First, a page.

Because a discount is simply a mathematical relationship between share price and NAV, it can narrow for many reasons. First, the NAV may remain steady and the share price indeed rises toward the NAV. This is positive for the investor. Second, the fund's share price can rise while the NAV drops (in this example, the share price jumped to $18 while the NAV dropped to $18). Despite a realized gain, long-term investors should be concerned that the underlying portfolio is heading south because the long-term share-price return relies, at least in part, on the portfolio's performance.
The remaining scenarios of discount-narrowing may or may not benefit the investor. If the NAV drops and the share price remains stable, the discount narrows but the investor realizes no profit. If both NAV and share price drop or both NAV and share price rise, the discount may narrow. The above example shows a narrower discount when both share price and NAV rise and a wider discount when both drop, but this will not always be the case. The fund's NAV can fall less than the share price, narrowing the discount, or the NAV can rise slower than the share price, also narrowing the discount.
It is important to remember that discounts and premiums are simply names given to a relationship between the share price and the NAV.
Exhibit 4 shows the three-year average discount for taxable-bond, equity, and muni CEFs.
The average muni CEF was trading at a slight premium at the end of the month. It's the first time the average fund has traded at a premium since early 2013. The share prices of muni CEFs have been driven higher by strong demand for tax-free yields amid the continued sinking of interest rates. Taxable-bond CEFs have rallied, too, but still remain at an average discount of close to 3%. That's still an improvement over the almost 10% average discount at which they began the year. Taxable-bond CEFs tend to take on more credit risk than muni CEFs, which could help explain why they haven't rallied as close to par, with concerns over the strength of the economy being a key driver of the lower yields.
Measuring Relative Discounts and Premiums Using Z-Statistics
Paying too much attention to absolute discounts and premiums can lead to the CEF equivalent of investing in an equity value trap, hence, the importance of using relative discounts and premiums. We use a z-statistic to measure whether a fund is "cheap" or "expensive." As background, the z-statistic measures how many standard deviations a fund's discount/premium is from its three-year average discount/premium. For instance, a fund with a z-statistic of negative 2 would be 2 standard deviations below its three-year average discount/premium. Funds with the lowest z-statistics are classified as relatively inexpensive, while those with the highest z-statistics are relatively expensive. We consider funds with a z-statistic of negative 2 or lower to be "statistically undervalued" and those with a z-statistic of 2 or higher to be "statistically overvalued." That said, the z-statistic does have its flaws.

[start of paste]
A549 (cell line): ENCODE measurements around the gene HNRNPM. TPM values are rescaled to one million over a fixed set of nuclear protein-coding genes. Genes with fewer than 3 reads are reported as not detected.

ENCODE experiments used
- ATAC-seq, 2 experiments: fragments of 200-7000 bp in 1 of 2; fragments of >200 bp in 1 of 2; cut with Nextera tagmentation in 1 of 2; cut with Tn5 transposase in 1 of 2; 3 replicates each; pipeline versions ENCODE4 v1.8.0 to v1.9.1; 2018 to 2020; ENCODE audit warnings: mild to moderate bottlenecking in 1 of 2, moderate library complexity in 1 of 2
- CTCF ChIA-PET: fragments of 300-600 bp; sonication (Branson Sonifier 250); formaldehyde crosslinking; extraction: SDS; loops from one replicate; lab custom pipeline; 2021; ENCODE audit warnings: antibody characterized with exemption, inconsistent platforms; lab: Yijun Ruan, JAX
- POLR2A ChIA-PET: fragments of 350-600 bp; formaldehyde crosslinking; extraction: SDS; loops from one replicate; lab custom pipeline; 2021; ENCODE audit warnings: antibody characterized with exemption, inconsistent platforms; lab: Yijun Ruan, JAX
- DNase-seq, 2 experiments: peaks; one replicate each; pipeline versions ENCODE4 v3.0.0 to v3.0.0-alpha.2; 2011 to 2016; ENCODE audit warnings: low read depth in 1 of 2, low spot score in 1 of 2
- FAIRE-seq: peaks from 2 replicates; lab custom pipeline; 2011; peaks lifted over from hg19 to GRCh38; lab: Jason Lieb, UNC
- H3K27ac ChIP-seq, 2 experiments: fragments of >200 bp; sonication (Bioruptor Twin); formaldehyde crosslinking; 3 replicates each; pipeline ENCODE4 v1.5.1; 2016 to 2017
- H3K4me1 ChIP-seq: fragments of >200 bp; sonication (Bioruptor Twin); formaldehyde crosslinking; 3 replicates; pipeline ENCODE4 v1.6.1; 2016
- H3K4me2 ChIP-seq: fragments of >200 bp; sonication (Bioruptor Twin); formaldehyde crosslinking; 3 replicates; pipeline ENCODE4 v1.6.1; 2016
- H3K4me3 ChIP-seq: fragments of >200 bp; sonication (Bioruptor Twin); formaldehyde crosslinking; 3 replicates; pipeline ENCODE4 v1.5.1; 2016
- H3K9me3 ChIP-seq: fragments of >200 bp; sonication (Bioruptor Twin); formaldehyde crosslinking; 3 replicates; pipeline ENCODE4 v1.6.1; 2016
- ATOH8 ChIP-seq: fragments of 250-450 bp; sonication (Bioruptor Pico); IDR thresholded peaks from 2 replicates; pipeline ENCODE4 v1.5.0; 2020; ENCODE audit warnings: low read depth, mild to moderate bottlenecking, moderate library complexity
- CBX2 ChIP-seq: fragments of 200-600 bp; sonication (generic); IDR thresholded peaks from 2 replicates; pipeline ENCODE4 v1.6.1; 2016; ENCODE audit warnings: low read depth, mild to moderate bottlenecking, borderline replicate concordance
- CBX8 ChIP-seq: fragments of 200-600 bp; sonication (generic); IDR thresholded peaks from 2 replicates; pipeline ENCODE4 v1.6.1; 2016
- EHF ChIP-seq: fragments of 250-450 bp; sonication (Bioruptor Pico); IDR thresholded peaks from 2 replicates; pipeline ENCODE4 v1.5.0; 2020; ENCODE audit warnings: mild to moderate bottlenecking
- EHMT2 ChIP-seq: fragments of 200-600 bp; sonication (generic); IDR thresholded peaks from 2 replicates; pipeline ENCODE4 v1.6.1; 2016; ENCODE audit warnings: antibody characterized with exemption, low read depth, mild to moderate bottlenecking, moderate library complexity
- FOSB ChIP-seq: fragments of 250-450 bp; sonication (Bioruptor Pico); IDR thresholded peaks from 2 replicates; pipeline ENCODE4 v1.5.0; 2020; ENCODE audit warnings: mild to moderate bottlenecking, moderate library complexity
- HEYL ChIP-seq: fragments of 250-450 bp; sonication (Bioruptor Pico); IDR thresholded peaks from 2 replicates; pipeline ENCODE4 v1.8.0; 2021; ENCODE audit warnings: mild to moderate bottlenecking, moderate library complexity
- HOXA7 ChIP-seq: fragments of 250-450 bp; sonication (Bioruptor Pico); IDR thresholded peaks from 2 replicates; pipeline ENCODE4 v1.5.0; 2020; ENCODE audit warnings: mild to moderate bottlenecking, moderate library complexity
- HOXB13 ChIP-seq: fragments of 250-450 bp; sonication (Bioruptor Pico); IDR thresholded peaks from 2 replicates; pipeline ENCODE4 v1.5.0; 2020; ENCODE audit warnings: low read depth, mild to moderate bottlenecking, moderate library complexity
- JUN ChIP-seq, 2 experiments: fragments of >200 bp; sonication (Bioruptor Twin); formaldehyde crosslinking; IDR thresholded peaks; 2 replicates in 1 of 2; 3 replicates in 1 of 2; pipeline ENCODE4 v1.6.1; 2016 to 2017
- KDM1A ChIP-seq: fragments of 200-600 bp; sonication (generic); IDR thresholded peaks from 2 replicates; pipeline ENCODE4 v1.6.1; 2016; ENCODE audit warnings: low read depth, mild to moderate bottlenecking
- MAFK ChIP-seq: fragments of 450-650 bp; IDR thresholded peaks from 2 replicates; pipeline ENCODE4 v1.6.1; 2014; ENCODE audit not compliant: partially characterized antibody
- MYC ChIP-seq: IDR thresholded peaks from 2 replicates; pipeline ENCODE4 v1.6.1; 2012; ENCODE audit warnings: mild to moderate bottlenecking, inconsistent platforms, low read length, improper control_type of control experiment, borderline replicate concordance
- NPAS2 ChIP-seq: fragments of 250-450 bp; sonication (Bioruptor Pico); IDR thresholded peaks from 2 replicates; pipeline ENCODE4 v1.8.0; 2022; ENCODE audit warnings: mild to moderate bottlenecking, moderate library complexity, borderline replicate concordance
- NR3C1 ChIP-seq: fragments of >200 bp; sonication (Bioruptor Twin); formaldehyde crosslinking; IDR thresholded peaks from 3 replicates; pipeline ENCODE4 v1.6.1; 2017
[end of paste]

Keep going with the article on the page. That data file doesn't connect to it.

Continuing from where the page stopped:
Exhibit 5 shows the most over- and undervalued CEFs as of Aug. 3, 2016.
With the average CEF discount narrowing throughout the year, it's not surprising to see a number of CEFs start to look richly valued. BlackRock's muni CEFs, for example, have drawn considerable interest from investors this year. BlackRock Muniyield Investment Quality (MFT) had traded at a three-year average discount of 8%, but as of early August, the CEF was trading at a 4% premium. It started the year at a close to 5% discount, so investors have gained nearly 10% through the discount narrowing. Although it didn't crack the 10 most overvalued CEFs, PIMCO Global StocksPLUS & Income (PGP) deserves an honorable mention. As of Aug. 3, the CEF was trading at a 105% premium to its net asset value. It has typically traded at a steep premium, the three-year average is 65%, but paying twice the price of the fund's underlying value seems especially absurd even for a CEF with a solid track record.
Best- and Worst-Performing CEF Categories
The most overvalued CEF as of Aug. 3 was also one of the best-performing CEFs in July. After Brexit spooked foreign-equity investors in June, they flooded back into Voya International High Dividend Equity Income (IID), pushing its share price considerably higher than its net asset value. This CEF, the only one in the foreign large-value category, closed the month with a share price gain of 11.85% and a NAV return of 3.31%. Equity precious metals continued to ride the wave of gold euphoria during the month as well.
Overall, July was a good month for most investments, so seeing muni CEFs among the worst-performing categories is not cause for concern. The intermediate-term and long-term muni categories were essentially flat for the month.
Exhibit 6 shows the best- and worst-performing CEF categories ranked by share-price return in July.
Investing in CEFs could seem daunting to investors, but by taking advantage of opportunities like rights offerings and being aware of what a fund's discount or premium really indicates, will lead to better long-term results.
Jason Kephart does not own (actual or beneficial) shares in any of the securities mentioned above. Find out about Morningstar’s editorial policies.